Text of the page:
Saturday, November 26, 2011

Solving A Cold Case

For close to five years, my pal Mark Vande Kamp and I have wondered about some odd, white, fur-like stuff we found growing on some fallen branches along the Woods Creek Road. I took a blurry picture of the substance and wrote a blog post describing our ride and the weird white stuff. We couldn't identify the substance, but thought perhaps the internet would yield a solution.

It took about five years, but yesterday, while checking out some links that had lead folks to my blog, I found this.

The photos included in Dr. Carter's post look exactly like what Mark and I saw on the branches along the side of Woods Creek Road. I shot the link to Mark and he agreed with me, what we had encountered those years ago was Haareis or Hair Ice.

It's an amazing world out there and one of the best ways to see the things you might otherwise miss is to get out there using your bike or your feet. But sometimes, those hours spent sitting and typing on the laptop pay off as well. It's kind of like riding a bike, the key is balance.

Keep 'em rolling,

Kent "Mountain Turtle" Peterson
Issaquah WA USA

Thursday, November 24, 2011

Invisible Routes (by Mark Canizaro)

My friend Mark Canizaro originally posted this on his double-secret blog on 11/10/11. I talked him into guest posting it here. -- Kent

Invisible Routes

A friend thanked me today for showing him a new cycling route last week. He said it with a significant amount of surprise. He's a very experienced cyclist. We had ridden a pleasant route on a neighborhood street, bypassing a bad arterial with almost constant conflicts. At the time I had to take some shit for not riding on the really bad street we usually ride on. This is not the first time.

I am truly baffled by this.

There is finally some talk on the internet about driver privilege. It's about time! I feel like I've been a lone voice for a long time, and frankly not a very effective voice. I'm glad the discussion is spreading. It's time cyclists stopped blaming themselves.

It worries me how many cyclists both fall victim to this kind of thinking, and by repeating it, propagate it further. I know many cyclists, car-free, bike transportation people, who insist on riding on the most unpleasant roads... "because we can". I am very capable of riding in heavy car traffic, I've done it successfully for over 30 years. I know the law well and I know we have a right to do it. A legal right and a moral right.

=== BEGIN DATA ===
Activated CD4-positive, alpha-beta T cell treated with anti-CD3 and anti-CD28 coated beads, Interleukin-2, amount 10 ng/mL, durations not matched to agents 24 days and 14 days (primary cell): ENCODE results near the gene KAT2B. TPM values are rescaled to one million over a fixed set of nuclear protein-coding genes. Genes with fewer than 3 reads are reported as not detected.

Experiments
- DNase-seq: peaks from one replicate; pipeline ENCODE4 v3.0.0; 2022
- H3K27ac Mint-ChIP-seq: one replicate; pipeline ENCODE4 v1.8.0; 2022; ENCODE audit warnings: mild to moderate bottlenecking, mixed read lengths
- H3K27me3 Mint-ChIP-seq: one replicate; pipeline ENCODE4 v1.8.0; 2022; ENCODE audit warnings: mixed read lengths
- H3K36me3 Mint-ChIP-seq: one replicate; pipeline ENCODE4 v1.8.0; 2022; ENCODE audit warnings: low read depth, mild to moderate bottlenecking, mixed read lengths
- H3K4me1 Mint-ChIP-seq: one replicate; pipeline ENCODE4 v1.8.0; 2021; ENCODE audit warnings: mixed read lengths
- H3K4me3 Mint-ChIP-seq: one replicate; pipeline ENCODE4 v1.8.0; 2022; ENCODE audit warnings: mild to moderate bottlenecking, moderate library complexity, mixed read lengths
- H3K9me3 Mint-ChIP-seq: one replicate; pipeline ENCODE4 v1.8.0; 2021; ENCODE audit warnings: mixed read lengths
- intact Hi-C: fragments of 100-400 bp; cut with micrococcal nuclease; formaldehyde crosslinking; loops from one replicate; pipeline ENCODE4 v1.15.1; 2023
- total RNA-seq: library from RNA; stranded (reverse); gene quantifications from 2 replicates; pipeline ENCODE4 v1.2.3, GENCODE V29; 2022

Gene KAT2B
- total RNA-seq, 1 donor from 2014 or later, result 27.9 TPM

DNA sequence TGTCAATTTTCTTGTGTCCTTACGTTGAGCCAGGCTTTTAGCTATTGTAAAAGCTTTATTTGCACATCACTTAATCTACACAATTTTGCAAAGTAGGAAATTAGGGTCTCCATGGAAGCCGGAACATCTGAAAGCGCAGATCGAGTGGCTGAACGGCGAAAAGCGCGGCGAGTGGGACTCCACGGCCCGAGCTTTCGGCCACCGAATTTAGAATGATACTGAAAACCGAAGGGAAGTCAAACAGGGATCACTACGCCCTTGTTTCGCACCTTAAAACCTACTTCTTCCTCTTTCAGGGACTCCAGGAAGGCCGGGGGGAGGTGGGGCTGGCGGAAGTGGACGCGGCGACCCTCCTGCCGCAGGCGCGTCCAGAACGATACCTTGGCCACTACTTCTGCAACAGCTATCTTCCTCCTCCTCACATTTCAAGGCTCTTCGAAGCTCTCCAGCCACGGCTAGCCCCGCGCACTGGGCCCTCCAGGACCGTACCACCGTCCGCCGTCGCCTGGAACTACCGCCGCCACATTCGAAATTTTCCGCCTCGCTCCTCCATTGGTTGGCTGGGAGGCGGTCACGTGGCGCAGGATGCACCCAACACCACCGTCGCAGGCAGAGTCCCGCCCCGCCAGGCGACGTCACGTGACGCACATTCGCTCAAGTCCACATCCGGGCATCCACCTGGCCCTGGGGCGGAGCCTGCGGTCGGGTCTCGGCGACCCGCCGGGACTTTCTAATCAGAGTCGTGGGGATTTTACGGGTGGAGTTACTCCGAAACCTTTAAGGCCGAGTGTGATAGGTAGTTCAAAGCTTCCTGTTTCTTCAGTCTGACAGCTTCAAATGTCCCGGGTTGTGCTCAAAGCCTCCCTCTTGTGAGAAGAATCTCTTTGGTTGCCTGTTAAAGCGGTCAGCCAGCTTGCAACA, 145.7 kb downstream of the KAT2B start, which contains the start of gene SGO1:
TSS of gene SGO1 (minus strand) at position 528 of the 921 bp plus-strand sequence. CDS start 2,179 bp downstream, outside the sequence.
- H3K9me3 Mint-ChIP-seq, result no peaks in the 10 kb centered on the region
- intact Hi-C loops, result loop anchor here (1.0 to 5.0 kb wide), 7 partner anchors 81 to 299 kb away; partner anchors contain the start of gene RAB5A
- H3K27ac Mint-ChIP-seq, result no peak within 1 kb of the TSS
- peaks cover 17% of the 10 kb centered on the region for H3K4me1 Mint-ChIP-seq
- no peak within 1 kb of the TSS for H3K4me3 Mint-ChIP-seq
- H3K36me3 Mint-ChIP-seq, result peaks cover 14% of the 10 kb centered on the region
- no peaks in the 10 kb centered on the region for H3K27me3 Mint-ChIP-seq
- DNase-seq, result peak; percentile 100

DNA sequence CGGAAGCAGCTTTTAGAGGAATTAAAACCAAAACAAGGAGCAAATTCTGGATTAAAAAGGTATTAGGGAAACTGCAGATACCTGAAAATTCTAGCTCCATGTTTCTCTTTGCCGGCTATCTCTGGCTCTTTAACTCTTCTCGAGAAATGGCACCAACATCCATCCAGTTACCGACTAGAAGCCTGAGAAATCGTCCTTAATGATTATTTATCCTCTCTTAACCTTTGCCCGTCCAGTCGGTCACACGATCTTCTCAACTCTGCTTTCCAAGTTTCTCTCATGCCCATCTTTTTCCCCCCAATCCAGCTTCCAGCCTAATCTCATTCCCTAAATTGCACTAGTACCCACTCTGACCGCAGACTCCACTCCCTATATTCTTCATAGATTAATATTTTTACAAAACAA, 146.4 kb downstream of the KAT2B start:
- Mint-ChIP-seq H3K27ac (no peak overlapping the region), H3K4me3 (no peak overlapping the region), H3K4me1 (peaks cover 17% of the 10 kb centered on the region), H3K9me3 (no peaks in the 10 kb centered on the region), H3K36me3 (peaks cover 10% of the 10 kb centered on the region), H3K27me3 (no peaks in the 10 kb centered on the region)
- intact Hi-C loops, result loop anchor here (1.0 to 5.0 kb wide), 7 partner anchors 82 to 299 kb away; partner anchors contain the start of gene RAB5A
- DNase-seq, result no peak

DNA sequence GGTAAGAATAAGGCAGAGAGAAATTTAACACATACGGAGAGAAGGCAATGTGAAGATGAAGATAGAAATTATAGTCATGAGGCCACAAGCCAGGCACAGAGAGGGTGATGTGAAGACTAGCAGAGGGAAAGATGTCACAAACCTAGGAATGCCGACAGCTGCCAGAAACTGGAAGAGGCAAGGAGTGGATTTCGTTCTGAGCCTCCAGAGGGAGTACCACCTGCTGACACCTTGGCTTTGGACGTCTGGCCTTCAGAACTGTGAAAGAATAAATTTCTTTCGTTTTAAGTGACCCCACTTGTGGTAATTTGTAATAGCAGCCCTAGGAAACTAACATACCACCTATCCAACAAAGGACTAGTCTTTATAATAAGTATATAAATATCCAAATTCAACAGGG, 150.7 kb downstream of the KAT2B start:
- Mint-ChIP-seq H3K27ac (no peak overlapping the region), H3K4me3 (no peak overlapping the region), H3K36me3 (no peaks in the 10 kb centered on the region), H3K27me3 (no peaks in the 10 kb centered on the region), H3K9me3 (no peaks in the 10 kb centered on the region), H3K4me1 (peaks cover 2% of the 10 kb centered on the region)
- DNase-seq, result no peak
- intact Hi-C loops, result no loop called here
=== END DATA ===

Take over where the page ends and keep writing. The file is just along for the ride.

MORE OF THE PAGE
I passionately believe, as i have for 40 years, that bikes are transportation not toys. I believe... I know that we are equal to (and often superior) to cars. These ideas are becoming more widespread, as they should.

But why are so many cyclists afraid to admit that bicycling is fun?!? Why do so many cyclists make such a strong effort to make their own ride unpleasant? It's like they think we have to suffer for it to be acceptable... just because people in cars are suffering. Maybe they think if they admit that riding is fun they will somehow lose the right to be part of the transportation system? That's an understandable unconscious fear I think we all struggle with. (There's a future blog post in that idea.)

But that concern is based in the cultural idea that we, as cyclists, are doing something inherently wrong and it seems many of us feel we have to pay for that by suffering as much as possible. What's so wrong with riding down a pleasant street instead of jumping into the middle of an angry polluted mob of death machines?

I'm not saying we shouldn't be on major streets, and I don't want to be misconstrued in any way that makes it seem like I'm trying to move bikes down the hierarchy below cars. Bicycles should be allowed on any street and streets through shopping districts should be made as (truly) bicycle friendly as possible. But really, as cyclists, we need to be a lot better at route finding. Enjoying the commute makes cycling more legitimate, not less.